Is it normal for OTC eyedrops to be yellow?
March 18, 2013 9:06 AM   Subscribe

I just purchased some eye drops (Superdrug Irritated Eye Drops) and before putting any in my eyes noticed that the liquid is tinted a very faint yellowish color. Is this normal?

I've compared them to some "Superdrug Brightening Eye Drops" and the brightening ones have no colored tint. No eye drops or contact solution I've used before has been any color at all, that I've noticed. The only reason I even know what color these are is because I had trouble getting the cap off and spilled some.

I know the safe answer is "don't use them" but if someone can confirm that they SHOULD be this color then I would.

I've tasted them and they taste like eye drops. Ingredients are calendula extract, hamamelis extract, disodium edetate, sodium chloride, hydroxymethlglycinate, borate buffer, water. Could any of these tinge the eye drops yellow?
posted by Polychrome to Health & Fitness (6 answers total)
Best answer: I've never used them, but if calendula extract is the main ingredient, it certainly could. Marigolds are yellow.
posted by thetortoise at 9:17 AM on March 18, 2013

Did you try contacting the manufacturer?
posted by Julnyes at 9:18 AM on March 18, 2013

Response by poster: I have contacted the manufacturer and will update if I ever hear from them. I'm at my desk with dry eyes now though so asked here in hopes of a quicker response. The expiration date is 09/2015, by the way.
posted by Polychrome at 9:24 AM on March 18, 2013

I'm no chemist, but I've used more eye drops over the past 25 years than you can poke a stick at. And yes, some of them were yellow-tinted (or bright yellow, in one case, but they were for conjunctivitis). As long as the seal was intact and expiration date good, I'd totally use them.

Or, call your local pharmacy (drugstore?) and ask to speak to the pharmacist. They should know, or find out if they don't.
posted by Salamander at 9:32 AM on March 18, 2013

Ask your pharmacist.
posted by gaspode at 10:01 AM on March 18, 2013

Best answer: I was thinking phenolphthalein which is in some eyedrops, which famously (allegedly) changes the colour of one's urine if one has consumed enough of it (it is an "pH indicator" that changes colour depending on the acidity/alkalinity it's in) while appearing innoculous in beer. But that's not the case.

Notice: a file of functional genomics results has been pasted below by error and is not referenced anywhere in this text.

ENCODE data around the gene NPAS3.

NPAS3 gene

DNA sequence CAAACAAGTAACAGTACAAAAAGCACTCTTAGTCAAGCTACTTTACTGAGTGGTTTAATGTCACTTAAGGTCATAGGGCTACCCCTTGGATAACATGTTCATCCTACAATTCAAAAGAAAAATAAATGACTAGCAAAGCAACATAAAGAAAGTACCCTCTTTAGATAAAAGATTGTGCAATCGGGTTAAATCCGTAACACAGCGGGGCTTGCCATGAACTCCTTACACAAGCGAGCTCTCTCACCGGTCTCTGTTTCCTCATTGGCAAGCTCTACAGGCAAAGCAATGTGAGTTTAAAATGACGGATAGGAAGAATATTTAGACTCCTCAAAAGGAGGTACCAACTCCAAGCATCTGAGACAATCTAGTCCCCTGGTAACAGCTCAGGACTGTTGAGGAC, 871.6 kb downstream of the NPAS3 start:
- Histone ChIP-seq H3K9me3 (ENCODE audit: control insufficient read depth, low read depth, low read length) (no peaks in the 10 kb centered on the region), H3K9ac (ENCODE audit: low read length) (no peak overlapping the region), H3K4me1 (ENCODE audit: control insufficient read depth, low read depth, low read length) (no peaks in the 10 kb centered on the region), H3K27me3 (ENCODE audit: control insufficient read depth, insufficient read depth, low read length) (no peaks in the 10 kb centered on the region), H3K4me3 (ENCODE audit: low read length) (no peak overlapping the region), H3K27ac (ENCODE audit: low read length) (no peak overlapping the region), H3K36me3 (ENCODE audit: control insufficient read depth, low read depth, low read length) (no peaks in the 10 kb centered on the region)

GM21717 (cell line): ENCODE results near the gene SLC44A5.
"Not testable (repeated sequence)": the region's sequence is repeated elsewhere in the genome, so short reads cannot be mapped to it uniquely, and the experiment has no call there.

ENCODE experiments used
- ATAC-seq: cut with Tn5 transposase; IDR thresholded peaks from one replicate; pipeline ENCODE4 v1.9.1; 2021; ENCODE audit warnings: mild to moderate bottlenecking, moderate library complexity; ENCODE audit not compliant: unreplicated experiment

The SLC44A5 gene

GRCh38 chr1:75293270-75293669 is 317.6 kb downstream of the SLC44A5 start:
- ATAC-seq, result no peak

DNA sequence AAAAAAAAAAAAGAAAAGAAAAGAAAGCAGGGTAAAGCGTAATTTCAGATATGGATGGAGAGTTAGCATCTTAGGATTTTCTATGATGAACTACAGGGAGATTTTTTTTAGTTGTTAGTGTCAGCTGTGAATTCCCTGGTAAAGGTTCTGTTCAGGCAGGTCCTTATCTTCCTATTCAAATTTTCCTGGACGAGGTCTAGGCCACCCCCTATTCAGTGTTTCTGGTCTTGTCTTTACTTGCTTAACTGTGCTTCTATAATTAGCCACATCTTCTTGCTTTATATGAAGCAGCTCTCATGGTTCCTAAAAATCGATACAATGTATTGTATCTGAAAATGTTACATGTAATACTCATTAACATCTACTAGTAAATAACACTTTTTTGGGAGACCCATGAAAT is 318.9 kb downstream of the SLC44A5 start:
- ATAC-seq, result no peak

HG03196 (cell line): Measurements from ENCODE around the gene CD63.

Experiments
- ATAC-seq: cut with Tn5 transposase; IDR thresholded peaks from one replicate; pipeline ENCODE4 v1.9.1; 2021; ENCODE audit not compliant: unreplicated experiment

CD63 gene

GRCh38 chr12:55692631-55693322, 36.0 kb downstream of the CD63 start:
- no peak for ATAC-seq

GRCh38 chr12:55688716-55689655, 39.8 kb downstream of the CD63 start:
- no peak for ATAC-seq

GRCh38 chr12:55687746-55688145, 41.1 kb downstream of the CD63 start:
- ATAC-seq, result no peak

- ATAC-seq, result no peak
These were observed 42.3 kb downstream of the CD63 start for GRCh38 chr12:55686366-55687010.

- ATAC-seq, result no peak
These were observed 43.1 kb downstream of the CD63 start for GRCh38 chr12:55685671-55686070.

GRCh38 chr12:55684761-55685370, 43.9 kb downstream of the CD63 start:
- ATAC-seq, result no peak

Disodium edetate is EDTA, a common chelator of calcium ions. It's there as a preservative. It's in everything. Not going to contribute to yellowness. Mostly harmless.

Sodium chloride is table salt. Think saline solution. It's there so it doesn't make the cells in your eyes burst (see tonicity).

Hydroxymethlglycinate is a rather common preservative that slowly degrades to release formaldehyde which crosslinks proteins and as such is considered to have antimicrobial properties.

Borate buffer is there to keep the pH (acidity/alkalinity) stable so it doesn't burn or melt your eyeballs.

Hamamelis is witchhazel. Why would you want an astringent in your eyeballs? Oh right, maybe for closing capillaries to resolve "bloodshot" eyes?

Calendula (I had to look this up) is marigold. That's possibly where the yellow comes from.

Personally, I'd never use an eyedrop that includes "extract" in it's ingredients list (does your country mandate a "medicinal ingredients" list as well as a "ingredients list"?). Extract by its very nature = manufacturer has no idea exactly what they're putting into their product or use "extract" specifically to avoid saying what's in their product (ie,. hydrolyzed yeast extract - check your Doritos - contains a lot of glutamatic acid salts; MSG).
posted by porpoise at 8:10 PM on March 18, 2013

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